My Experience - Danny Whitehouse talks about his experience of democratic education.
One dewy May morning in Norfolk, when school had broken for the spring holidays, I felt momentarily liberated from the Dewey decimal system which categorised my working days, in a State School Library. I was sitting on the roof of a Poet's Squat, analysing my dreams. These dreams would inform a Utopian novel, about an Ideal School, which would of course never be realised, and certainly never published. Someone was plucking a fiddle, and another friend was fraying at the edges of her dissertation and dead-heading roses. A skylark sung with me…
"This school" I declared, "will be founded on a principle of respect towards children, building on student's innate motivations, and housing anyone who is interested in the subjects (that is, there will be no age divisions, and people will have the choice of which classes they attend). Furthermore, this Knowledge Centre will be run democratically, and all children will be empowered to voice their opinions and frustrations, taking responsibility for their own learning and experience."
"Poor subject for literature" my friend fairly pointed out, "it's too perfect, of course! Readers want to see characters suffering and struggling against oppression". She was right, and maybe that's also what our Education Department wishes to see the subjects of their knowledge implantation undergo. Her sister, however, worked at a school in Germany, called Free School Leipzig, which seemed to correspond entirely with my sense of a better education system. It was too good to be true so I had to see it with my own eyes!
And I was on the next plane to Germany.
At Free School Leipzig I stayed with, and shadowed Rachel Roberts, the current director of the Phoenix Education Trust, who was teaching English there and intensely engaged in the democratic process of the school's governance. From the moment I stepped foot on the playground, and was outsmarted in Four-Square, I felt I had come home. This was an environment so holistically nurturing of children's developmental needs and self-determined inclinations; the teachers were human beings (something I had considered to be oxymoronic until that point); the students were passionate and conscientious, and what's more, their eyes were open! (For a child's sense of curiosity to be intact at the age of 13 had seemed a hopeless paradox, to me, having been raised according to the militant, Victorian customs of Orderly Lines and silver-coated Spoon-Feeding.)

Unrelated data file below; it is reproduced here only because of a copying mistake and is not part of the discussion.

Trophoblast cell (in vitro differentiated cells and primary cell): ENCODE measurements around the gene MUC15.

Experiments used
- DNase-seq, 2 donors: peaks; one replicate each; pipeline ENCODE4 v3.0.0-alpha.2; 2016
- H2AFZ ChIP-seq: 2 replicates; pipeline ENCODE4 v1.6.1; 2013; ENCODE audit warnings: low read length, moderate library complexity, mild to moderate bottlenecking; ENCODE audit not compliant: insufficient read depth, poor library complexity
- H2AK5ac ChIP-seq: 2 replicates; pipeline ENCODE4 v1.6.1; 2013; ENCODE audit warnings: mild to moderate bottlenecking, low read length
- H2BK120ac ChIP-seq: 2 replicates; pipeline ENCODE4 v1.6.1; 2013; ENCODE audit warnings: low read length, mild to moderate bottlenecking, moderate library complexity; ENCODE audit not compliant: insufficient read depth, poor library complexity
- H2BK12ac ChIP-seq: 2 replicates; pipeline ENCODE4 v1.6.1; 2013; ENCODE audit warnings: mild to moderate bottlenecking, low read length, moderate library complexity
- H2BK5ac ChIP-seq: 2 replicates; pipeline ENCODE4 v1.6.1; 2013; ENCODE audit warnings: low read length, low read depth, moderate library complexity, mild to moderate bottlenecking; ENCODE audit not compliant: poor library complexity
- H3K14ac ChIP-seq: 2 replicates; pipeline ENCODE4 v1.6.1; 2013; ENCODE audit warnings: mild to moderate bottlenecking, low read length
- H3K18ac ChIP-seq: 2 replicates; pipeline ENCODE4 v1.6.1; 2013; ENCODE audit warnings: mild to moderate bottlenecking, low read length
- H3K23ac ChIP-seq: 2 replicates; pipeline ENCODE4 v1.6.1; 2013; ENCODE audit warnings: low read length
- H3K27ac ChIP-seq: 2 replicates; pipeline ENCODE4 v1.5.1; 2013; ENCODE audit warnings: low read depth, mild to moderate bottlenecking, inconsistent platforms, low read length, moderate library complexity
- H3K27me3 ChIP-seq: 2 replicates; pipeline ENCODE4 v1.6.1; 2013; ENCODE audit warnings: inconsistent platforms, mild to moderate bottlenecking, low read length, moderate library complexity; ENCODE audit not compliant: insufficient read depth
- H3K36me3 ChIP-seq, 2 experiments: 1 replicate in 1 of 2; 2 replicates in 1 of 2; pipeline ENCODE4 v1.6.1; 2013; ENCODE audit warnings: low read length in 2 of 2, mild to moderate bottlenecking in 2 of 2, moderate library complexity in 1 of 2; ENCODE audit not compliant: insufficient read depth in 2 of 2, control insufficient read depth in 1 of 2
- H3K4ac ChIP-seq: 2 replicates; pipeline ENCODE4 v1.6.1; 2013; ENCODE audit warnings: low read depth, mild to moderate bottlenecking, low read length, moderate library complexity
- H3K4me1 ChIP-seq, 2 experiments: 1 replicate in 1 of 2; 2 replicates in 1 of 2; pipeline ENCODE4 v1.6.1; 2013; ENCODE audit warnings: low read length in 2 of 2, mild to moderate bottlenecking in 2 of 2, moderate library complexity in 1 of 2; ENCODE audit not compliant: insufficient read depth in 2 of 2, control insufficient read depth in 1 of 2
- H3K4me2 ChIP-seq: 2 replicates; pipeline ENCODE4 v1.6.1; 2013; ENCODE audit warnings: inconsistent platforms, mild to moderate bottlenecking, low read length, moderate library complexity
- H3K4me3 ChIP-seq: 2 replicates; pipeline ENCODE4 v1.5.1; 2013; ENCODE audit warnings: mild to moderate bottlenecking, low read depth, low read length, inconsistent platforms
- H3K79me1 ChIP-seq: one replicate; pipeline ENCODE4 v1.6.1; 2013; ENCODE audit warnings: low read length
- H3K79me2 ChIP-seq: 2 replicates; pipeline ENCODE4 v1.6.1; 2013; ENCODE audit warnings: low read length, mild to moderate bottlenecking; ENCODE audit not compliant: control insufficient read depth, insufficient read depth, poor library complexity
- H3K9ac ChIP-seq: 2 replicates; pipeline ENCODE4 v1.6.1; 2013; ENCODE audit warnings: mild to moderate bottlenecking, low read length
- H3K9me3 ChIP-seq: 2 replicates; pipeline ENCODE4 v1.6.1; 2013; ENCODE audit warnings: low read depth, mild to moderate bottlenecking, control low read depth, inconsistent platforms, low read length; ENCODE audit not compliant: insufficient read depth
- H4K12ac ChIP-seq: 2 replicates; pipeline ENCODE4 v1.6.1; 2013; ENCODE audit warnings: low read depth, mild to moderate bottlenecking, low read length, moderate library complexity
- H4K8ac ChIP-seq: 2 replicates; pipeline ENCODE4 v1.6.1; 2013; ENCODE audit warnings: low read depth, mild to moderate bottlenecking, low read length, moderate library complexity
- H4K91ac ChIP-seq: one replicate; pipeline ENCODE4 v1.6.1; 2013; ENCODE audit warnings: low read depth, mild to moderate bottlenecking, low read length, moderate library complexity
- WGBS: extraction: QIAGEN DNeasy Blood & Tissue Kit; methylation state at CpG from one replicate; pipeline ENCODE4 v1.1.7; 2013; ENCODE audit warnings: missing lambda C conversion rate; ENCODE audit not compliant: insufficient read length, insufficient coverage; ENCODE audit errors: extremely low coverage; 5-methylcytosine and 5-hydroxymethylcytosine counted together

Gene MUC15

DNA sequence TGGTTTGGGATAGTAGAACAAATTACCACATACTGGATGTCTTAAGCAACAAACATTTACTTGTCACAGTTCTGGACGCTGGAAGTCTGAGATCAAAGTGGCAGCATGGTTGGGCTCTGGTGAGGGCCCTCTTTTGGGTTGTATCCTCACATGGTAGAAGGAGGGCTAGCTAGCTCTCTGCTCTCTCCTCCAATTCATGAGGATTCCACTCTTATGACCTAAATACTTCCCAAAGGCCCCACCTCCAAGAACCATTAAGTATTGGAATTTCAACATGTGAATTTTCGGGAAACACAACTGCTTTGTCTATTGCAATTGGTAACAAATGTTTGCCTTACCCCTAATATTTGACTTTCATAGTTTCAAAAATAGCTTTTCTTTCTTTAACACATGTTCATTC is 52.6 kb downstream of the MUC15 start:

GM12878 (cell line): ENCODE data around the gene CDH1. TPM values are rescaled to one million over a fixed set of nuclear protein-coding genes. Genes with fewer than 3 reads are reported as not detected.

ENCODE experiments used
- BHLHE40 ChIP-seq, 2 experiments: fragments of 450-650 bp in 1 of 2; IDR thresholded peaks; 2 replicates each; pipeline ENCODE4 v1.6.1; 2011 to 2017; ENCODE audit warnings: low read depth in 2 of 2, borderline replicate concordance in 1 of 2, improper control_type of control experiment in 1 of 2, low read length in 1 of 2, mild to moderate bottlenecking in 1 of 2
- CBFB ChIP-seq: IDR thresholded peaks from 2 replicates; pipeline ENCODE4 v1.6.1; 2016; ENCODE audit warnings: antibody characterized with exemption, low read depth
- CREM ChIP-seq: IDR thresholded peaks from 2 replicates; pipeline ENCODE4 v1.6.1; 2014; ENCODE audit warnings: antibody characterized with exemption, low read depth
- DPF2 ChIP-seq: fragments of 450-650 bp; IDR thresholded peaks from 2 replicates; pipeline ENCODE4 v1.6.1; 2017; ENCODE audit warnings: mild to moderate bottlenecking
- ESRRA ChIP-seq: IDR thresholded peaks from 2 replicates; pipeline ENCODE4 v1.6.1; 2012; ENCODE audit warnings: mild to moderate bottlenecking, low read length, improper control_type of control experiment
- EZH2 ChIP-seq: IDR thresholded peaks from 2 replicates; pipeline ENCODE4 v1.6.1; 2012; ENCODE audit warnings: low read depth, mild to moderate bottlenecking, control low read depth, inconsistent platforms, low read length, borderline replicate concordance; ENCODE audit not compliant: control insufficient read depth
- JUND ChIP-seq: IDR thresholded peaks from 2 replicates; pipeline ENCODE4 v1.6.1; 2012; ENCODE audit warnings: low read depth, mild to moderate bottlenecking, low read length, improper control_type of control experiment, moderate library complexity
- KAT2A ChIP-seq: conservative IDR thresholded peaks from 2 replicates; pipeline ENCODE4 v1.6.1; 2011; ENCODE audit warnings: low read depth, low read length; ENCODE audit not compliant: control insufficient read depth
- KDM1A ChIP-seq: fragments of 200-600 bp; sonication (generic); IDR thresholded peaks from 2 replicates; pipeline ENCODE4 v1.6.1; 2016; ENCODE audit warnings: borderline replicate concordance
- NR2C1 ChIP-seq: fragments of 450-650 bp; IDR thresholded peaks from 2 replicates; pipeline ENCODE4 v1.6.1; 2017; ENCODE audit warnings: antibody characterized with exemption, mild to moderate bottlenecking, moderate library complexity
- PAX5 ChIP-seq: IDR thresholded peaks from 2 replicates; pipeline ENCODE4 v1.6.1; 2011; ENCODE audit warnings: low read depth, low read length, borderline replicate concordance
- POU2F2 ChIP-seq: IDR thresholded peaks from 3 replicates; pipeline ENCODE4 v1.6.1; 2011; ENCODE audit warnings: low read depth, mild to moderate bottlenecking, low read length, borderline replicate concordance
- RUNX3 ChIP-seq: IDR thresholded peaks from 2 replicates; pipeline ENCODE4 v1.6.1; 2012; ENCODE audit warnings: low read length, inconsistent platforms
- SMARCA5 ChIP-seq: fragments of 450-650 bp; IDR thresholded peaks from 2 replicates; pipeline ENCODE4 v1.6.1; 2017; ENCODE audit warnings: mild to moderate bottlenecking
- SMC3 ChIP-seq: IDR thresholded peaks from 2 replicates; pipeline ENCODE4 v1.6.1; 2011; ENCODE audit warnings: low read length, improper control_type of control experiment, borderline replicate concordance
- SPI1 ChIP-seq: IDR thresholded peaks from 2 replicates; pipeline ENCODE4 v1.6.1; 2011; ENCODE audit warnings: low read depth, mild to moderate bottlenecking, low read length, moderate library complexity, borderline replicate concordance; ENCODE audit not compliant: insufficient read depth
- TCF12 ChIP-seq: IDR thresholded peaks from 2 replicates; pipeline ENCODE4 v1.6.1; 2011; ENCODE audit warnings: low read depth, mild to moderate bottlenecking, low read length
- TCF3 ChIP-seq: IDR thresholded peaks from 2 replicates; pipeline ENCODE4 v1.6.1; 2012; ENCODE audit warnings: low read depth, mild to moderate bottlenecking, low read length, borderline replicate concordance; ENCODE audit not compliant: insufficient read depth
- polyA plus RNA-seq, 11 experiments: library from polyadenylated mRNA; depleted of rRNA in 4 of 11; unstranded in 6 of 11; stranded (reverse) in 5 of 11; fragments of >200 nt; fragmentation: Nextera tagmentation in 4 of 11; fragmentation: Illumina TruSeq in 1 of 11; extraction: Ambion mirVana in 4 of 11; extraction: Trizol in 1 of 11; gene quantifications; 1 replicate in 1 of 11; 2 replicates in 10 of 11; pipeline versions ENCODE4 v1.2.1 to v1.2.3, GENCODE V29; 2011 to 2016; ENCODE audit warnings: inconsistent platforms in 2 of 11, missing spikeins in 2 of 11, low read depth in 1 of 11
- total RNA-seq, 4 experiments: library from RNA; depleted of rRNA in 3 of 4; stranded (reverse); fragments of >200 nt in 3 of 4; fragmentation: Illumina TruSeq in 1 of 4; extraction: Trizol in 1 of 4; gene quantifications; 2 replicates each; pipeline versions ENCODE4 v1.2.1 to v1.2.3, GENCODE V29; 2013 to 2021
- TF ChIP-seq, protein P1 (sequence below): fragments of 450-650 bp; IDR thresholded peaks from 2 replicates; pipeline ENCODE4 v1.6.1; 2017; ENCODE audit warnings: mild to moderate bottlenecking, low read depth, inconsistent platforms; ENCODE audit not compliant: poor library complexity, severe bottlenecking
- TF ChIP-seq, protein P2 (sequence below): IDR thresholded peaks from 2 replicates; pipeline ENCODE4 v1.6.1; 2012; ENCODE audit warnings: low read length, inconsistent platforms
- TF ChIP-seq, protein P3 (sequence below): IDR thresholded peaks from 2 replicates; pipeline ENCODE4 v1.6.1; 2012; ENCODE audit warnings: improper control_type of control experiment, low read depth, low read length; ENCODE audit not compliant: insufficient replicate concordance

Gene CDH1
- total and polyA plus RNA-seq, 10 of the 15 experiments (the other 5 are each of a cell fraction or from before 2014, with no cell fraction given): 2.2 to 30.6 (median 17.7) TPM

Later, I discovered that the ghost of A.S. Neill, the Father of Democratic Schools (Summerhill, established in 1921), was just down the road from me, in Suffolk. I subsequently arranged to run a series of Creative Writing workshops there, to observe how that particular paradise functioned, parking my bicycle and pitching my tent in a nearby cow-field, between sessions. When summer arrived, I hitchhiked and couchsurfed to Dartmoor, to participate in the IDEC EUDEC Democratic Education Conference. Young People chaired panel-discussions about the future of Education in England, and a ten year old kid from Israel declared that he would be starting up a school of his own (once he had got through High School, and perhaps completed a degree or two, and undertaken a round trip to the moon). Why not? The attitude of adults there was so encouraging of the fresh input of our youth.
In Brixton, London, I marvelled at how The Family School daily develop new curriculums, to correspond to the National expectations, yet tailored to the emergent inquisitiveness of their students. For instance, if someone likes playing with clay, the teachers will facilitate a workshop on the science (and danger!) of urns, and will colour balls of the stuff to use in counting games, the students will be supported to arrange weekly visits to a Pottery and the students themselves will manage the itinerary of bus times and plot a route to the venue. All the while, social skills are prized first and foremost. The children learn to use 'I' messages, so you have five year olds explaining to somebody who has been playing too rough and tumbly that this behaviour 'is not cool, and I don't like it when you disrespect my feelings, because I have told you already that I prefer to play gently'.
At the moment, I am self-employed as a Youth Worker in Norfolk, and am involved in a diverse range of projects that empower and informally educate Young People, through Youth Clubs, Drop-Ins and a Youth Council. I was not to know that the skylark's song and the company I shared on that roof two years ago would divert the course of my life so dramatically. The principles of Democratic Education shall forever rule my head and heart. And why should I write a book about it, when this alternative Utopia exists in reality?
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